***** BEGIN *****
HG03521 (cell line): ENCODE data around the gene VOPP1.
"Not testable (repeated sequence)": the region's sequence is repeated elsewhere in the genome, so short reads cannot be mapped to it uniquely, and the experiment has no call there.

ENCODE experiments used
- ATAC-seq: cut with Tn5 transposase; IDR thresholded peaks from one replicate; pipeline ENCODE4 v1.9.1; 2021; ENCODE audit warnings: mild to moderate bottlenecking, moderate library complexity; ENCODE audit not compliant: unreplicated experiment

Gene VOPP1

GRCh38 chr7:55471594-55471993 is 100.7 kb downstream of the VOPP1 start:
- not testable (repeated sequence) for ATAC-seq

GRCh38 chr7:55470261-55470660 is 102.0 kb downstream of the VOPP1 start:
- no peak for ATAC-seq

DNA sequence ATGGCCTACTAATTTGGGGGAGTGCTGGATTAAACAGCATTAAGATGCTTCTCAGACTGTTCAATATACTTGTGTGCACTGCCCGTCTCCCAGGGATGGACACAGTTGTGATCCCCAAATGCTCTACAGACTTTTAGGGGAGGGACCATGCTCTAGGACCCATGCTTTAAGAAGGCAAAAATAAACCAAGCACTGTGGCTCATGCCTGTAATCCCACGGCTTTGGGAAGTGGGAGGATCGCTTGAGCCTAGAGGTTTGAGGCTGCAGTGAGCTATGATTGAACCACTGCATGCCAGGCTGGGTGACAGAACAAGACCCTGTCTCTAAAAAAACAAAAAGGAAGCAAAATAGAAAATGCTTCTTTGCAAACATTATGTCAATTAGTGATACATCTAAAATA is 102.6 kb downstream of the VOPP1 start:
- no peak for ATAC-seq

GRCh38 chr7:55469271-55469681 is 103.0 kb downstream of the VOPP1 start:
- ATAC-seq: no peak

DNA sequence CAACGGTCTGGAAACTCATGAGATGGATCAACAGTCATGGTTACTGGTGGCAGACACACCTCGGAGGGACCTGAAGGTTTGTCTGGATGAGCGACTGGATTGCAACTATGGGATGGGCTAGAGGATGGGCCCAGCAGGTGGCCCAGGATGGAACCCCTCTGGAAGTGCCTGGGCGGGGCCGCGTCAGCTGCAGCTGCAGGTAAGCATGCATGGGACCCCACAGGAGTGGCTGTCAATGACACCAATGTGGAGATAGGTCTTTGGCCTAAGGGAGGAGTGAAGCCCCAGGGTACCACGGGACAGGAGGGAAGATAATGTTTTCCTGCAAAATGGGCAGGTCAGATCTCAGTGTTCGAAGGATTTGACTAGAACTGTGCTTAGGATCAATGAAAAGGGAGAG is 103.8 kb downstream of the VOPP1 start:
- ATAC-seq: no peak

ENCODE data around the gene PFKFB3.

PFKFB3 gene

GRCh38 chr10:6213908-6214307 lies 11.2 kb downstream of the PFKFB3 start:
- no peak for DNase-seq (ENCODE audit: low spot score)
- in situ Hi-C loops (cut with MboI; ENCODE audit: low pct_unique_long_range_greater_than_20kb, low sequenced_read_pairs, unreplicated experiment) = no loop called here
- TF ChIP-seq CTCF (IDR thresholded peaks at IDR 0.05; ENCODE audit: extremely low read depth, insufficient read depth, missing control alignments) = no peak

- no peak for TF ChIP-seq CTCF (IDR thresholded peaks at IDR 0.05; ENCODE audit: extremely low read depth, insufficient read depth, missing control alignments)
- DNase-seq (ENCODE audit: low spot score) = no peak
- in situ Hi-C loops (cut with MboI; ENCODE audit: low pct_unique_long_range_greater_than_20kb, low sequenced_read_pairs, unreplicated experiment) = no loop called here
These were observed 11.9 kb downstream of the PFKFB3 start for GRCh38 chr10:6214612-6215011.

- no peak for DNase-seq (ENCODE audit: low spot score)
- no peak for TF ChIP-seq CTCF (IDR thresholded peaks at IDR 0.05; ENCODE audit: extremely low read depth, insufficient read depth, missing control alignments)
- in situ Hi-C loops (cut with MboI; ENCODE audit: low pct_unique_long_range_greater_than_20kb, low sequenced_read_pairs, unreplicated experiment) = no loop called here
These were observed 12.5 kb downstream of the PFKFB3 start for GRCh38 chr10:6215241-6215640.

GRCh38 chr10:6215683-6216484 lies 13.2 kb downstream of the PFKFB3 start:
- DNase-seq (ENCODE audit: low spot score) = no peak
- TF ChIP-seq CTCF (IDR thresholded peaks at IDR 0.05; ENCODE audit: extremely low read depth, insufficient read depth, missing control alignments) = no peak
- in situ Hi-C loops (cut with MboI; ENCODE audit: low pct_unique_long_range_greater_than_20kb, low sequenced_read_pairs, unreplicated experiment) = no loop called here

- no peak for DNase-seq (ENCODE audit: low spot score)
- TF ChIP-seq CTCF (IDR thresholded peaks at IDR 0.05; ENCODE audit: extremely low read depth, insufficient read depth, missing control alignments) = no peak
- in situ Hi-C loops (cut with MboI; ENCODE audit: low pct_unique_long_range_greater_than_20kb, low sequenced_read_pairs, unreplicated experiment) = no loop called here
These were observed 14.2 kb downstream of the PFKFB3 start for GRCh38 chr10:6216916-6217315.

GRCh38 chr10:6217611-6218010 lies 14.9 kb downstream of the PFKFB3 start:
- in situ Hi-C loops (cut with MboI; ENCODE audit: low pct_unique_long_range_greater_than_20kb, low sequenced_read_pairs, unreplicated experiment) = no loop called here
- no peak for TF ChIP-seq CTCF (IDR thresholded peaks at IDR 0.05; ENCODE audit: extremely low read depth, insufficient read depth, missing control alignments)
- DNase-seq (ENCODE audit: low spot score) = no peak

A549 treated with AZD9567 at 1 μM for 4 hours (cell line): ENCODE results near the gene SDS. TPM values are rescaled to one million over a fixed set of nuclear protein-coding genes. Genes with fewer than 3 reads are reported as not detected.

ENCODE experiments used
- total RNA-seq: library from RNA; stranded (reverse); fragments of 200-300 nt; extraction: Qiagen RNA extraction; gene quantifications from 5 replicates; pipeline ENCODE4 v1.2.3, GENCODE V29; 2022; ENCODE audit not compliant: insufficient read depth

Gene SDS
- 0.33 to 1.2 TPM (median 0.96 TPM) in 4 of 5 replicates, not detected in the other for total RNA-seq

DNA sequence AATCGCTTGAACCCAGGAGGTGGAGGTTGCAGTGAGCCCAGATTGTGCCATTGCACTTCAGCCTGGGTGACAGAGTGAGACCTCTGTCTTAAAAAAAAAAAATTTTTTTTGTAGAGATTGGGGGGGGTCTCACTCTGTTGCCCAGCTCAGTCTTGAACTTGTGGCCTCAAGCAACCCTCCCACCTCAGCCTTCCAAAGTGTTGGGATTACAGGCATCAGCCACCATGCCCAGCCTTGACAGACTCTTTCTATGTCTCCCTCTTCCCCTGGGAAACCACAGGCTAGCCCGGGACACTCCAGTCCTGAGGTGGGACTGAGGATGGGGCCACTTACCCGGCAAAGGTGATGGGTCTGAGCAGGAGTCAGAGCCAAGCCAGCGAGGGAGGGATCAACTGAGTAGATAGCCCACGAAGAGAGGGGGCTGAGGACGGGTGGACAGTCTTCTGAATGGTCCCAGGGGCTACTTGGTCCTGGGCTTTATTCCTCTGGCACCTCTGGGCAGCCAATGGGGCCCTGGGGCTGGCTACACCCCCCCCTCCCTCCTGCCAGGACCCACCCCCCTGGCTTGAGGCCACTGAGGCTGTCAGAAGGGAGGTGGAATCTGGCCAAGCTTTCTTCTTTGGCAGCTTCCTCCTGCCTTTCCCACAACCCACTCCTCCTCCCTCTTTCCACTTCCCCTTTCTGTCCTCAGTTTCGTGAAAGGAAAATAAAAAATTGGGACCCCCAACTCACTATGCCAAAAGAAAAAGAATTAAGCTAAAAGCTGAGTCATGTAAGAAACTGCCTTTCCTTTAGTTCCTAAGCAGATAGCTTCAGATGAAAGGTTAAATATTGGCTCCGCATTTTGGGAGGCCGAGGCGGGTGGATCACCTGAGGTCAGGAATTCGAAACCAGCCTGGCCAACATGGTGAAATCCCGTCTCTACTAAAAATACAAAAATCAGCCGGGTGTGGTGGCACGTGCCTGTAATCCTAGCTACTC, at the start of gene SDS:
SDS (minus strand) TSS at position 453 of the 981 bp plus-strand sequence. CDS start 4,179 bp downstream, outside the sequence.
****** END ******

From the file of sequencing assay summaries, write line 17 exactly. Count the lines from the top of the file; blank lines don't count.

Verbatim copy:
PFKFB3 gene